Because that’s where Kit is stuck. She’s an artist with dreams of magic and colour but the “real world” doesn’t see the value in such things. She’s a twenty-something that’s now having her coming-of-age story as she goes through that dilemma a lot of young people have – should she try and be a “proper grown up” or should she still try and follow her dreams, even if they seem out there.

The script is funny and genuine and it’s due to both the script and Larson’s performance that Kit never becomes unlikeable. She’s strong-willed and sometimes selfish, but she also apologies when she has a temper-tantrum and is friendly and kind. Kit can come across very naïve, firstly because of the promises the Salesman makes are truly fantastical, but also due to her low self-esteem and the fact she’s never been in the workplace before she can’t figure out if her boss is harassing her or not. A simple yet brilliant moment was when Virgil (Mamoudou Athie), a hardware store worker who Kit pays to help her achieve her dream, states that what her boss is doing is wrong. Virgil and Kit’s friendship is so sweet, and their conflict comes from Kit being obsessed with the seemingly impossible, and not appreciating what she has in her family and friends.

Kit is a messy human who’s trying to figure out what she wants from life, and when life gets hard, she reverts to chasing the dreams of her childhood. But it’s seeing how she starts to understand who she is and what she wants that’s truly touching.

The basis of Unicorn Store’s story is weird but the themes it has, figuring out who you are, learning to love oneself and let yourself be loved, keeping the sense of wonder in the world, are universal. Unicorn Store is whimsical and heartfelt and just delightful. It’s a proper laugh-out-loud funny film but then it will also make you cry a lot too. It’s sweet and touching without ever being cringey and Larson really captures all the different sides of someone who is trying to figure themselves out and to be OK with who they are. 5/5.

READ THE WORLD – Sweden: A Fortune Foretold by Agneta Pleijel

Translated by Marlaine Delargy.

Opening in the 1950s in the quiet university town of Lund, Sweden, A Fortune Foretold follows Neta, a shy and intuitive girl who turns to books whenever life gets difficult. When her Aunt Ricky has her fortune told, Neta becomes fascinated with prophesies, fate and what life could be. By thinking of this she starts to make sense of the chaos of her parents failing marriage.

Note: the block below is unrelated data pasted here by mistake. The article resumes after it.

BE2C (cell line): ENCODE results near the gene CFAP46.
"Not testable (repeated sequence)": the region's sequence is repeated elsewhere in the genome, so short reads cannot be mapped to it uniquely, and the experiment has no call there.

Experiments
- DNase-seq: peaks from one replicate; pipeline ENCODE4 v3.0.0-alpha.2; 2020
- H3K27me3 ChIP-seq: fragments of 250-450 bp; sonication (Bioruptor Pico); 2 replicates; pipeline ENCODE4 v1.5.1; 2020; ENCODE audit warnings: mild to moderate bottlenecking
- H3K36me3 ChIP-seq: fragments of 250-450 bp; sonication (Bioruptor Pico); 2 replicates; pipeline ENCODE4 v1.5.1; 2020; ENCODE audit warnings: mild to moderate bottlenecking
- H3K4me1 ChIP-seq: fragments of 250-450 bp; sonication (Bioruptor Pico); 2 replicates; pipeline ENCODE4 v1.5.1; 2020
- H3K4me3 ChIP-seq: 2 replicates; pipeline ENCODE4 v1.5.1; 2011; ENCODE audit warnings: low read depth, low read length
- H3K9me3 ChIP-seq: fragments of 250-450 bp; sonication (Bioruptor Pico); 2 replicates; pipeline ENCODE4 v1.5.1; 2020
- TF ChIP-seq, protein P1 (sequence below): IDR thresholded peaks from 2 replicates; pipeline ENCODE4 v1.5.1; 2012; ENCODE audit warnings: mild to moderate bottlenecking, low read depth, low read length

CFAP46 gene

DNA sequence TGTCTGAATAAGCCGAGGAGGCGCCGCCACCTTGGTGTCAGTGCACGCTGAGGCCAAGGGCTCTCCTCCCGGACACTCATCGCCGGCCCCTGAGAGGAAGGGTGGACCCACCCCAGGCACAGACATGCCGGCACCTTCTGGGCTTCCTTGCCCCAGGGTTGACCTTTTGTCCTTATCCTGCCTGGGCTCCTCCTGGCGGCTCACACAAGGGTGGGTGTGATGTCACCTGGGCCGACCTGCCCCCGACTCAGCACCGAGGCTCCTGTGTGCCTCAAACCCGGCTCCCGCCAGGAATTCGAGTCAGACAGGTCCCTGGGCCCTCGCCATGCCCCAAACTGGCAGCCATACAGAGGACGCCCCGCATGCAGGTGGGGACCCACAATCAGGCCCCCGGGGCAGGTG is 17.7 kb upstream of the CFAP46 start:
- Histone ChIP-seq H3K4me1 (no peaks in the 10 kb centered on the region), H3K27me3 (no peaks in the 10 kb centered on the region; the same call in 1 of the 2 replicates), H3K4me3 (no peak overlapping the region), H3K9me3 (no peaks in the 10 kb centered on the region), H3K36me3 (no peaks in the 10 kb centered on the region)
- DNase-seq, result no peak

A Fortune Foretold is a story of childhood, and not a particularly happy one. I didn’t realise straightaway but Neta is a stand in for the author Agneta Pleijel and the book is based on her childhood. Throughout the book there’s times when the narrative voice is like the adult Neta, looking back on events with hindsight and giving her thoughts on what happened now.

The language used throughout the book is melancholy, and the words are often more grown up than Neta is at the time. This fits in with the way it feels like an adult is telling the story of her childhood and has a mature way to express what she at ten years old might be feeling. With the use of more complicated language and Neta’s quietness, it feels like she’s constantly out of sync with the rest of her family. Her parents are both outgoing people and as the oldest of three girls, Neta is sometimes too old for them but not old enough to be around adults.

Neither of Neta’s parents seem to particularly like or want their children. They both are selfish in different ways but as it’s largely told from a child’s point of view, it never really passes judgement on it. Instead, that’s just what Neta’s life and parents are like.

A Fortune Foretold is quite sad as it shows how an emotionally neglectful upbringing can have ramifications for a child as they grow up. From a very young age Neta shuts herself off from the world and becomes quite distant towards others and seeing how a parent’s marriage can fall a part due to secrets and lies has a lasting affect in her.

There are some moving scenes in A Fortune Foretold about growing up and family, but it’s quite a slow story and at times the characters do feel flat and is they are just going through the motions. This may because of the way it was told, like someone recounting past events to a listener, so everything had already happened and so there was no suspense or surprises. 3/5.